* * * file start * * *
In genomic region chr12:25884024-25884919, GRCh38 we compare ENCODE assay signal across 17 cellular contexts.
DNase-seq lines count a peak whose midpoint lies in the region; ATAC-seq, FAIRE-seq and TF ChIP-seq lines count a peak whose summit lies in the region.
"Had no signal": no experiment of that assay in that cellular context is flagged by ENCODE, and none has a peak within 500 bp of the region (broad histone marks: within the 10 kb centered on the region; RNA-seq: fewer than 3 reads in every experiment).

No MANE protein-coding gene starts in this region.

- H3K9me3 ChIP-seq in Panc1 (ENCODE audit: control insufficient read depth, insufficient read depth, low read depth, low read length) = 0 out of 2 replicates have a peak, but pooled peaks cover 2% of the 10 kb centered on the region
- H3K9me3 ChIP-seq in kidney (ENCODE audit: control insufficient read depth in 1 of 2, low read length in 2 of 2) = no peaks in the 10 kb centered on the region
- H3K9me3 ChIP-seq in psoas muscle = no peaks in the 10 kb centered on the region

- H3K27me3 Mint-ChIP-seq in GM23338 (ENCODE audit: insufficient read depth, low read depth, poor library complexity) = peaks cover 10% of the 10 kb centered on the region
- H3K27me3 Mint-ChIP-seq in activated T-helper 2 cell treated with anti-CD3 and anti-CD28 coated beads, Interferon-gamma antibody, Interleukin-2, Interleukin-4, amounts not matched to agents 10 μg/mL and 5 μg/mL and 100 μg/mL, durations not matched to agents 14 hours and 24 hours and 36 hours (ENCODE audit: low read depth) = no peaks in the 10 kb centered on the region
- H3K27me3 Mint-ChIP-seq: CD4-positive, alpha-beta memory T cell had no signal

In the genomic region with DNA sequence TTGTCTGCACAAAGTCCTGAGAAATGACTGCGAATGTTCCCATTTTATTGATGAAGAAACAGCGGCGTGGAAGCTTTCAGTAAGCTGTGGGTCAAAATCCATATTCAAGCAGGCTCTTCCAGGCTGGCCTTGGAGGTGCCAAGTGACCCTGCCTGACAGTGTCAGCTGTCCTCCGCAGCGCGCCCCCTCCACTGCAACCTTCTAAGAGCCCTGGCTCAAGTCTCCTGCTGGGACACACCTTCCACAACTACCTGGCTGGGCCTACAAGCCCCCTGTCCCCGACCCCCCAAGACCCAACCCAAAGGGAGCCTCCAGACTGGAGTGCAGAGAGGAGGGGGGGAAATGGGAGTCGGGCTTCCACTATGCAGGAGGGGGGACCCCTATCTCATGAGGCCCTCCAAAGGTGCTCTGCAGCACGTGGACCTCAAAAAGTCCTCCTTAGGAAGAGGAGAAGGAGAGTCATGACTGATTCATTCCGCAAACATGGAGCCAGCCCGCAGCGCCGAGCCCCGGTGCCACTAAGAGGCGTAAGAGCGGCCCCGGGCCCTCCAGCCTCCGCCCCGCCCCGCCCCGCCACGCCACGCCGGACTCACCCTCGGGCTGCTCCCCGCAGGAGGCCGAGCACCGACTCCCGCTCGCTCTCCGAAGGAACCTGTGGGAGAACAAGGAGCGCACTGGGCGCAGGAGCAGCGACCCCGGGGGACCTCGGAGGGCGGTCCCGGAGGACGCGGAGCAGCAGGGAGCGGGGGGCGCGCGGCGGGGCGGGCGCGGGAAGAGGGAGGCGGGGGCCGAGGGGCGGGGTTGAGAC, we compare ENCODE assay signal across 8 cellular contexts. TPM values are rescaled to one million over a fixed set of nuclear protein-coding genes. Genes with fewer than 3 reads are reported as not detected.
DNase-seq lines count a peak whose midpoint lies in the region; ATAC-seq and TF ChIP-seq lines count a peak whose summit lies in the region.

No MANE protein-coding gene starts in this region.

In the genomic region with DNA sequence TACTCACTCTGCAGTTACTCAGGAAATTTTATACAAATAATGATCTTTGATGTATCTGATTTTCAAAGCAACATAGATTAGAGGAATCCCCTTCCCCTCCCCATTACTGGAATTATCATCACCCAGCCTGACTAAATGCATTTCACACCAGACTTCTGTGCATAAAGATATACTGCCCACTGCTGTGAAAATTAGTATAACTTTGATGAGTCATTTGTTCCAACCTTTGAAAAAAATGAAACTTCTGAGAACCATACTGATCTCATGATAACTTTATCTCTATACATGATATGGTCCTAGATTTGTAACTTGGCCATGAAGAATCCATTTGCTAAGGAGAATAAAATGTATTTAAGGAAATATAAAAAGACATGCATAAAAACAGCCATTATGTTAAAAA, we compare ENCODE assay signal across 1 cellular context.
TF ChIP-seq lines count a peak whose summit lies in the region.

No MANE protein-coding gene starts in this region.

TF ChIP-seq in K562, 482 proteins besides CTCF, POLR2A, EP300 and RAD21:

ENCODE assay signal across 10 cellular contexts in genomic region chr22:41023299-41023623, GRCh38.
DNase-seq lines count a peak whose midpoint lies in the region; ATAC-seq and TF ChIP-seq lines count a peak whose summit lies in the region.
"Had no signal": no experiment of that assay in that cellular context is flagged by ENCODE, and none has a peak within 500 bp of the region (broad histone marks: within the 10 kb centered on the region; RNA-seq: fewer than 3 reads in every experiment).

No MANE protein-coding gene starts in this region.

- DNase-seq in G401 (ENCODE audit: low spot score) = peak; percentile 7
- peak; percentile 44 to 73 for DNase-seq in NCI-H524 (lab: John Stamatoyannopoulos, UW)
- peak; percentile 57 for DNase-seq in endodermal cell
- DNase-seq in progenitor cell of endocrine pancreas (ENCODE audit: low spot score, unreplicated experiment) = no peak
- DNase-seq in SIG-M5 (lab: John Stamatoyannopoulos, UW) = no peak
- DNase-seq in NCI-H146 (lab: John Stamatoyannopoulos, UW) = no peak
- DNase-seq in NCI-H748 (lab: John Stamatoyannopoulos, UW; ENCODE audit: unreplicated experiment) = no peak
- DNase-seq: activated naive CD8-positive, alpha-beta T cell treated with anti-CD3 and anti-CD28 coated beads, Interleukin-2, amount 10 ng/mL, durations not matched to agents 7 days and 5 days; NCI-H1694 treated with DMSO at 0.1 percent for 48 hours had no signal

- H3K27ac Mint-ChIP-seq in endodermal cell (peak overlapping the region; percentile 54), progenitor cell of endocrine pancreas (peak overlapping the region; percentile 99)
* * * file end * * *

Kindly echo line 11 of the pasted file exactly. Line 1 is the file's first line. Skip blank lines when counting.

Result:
In the genomic region with DNA sequence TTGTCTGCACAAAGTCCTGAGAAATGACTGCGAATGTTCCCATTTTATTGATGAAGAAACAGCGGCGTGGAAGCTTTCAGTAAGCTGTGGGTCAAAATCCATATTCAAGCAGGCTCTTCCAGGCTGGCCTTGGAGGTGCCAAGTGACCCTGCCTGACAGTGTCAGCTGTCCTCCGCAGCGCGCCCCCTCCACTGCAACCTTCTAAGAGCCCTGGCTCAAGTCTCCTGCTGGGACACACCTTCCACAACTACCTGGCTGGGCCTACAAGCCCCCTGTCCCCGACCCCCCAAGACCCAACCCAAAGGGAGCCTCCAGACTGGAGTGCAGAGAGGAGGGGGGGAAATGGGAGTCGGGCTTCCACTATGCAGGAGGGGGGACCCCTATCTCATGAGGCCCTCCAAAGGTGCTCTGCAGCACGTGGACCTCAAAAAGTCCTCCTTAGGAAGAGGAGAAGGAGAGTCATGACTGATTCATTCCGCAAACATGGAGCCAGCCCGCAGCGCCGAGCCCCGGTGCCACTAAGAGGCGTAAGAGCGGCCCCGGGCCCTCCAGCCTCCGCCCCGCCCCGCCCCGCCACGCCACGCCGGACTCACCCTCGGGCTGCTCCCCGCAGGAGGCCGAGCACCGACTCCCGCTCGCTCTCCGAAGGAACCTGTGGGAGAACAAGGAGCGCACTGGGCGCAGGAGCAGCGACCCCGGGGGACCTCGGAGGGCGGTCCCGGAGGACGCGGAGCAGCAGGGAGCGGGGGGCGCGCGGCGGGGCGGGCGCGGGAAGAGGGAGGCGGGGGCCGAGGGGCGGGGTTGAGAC, we compare ENCODE assay signal across 8 cellular contexts. TPM values are rescaled to one million over a fixed set of nuclear protein-coding genes. Genes with fewer than 3 reads are reported as not detected.